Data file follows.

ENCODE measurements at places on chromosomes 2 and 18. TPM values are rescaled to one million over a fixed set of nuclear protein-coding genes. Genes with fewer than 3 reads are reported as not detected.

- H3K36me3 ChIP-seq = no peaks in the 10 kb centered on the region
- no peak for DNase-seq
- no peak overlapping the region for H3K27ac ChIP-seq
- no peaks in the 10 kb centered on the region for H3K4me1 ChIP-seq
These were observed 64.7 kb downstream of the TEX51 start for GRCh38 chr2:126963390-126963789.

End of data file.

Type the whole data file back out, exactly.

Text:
ENCODE measurements at places on chromosomes 2 and 18. TPM values are rescaled to one million over a fixed set of nuclear protein-coding genes. Genes with fewer than 3 reads are reported as not detected.

- H3K36me3 ChIP-seq = no peaks in the 10 kb centered on the region
- no peak for DNase-seq
- no peak overlapping the region for H3K27ac ChIP-seq
- no peaks in the 10 kb centered on the region for H3K4me1 ChIP-seq
These were observed 64.7 kb downstream of the TEX51 start for GRCh38 chr2:126963390-126963789.